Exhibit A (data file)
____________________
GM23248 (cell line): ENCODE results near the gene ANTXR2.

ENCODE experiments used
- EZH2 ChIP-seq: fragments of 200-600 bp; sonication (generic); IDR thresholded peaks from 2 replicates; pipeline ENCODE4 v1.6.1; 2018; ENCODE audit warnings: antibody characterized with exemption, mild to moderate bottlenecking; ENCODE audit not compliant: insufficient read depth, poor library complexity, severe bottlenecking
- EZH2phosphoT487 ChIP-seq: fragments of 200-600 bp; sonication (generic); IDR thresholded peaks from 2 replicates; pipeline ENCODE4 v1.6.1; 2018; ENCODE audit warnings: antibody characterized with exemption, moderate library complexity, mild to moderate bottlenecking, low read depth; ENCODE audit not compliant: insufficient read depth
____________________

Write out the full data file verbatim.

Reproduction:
GM23248 (cell line): ENCODE results near the gene ANTXR2.

ENCODE experiments used
- EZH2 ChIP-seq: fragments of 200-600 bp; sonication (generic); IDR thresholded peaks from 2 replicates; pipeline ENCODE4 v1.6.1; 2018; ENCODE audit warnings: antibody characterized with exemption, mild to moderate bottlenecking; ENCODE audit not compliant: insufficient read depth, poor library complexity, severe bottlenecking
- EZH2phosphoT487 ChIP-seq: fragments of 200-600 bp; sonication (generic); IDR thresholded peaks from 2 replicates; pipeline ENCODE4 v1.6.1; 2018; ENCODE audit warnings: antibody characterized with exemption, moderate library complexity, mild to moderate bottlenecking, low read depth; ENCODE audit not compliant: insufficient read depth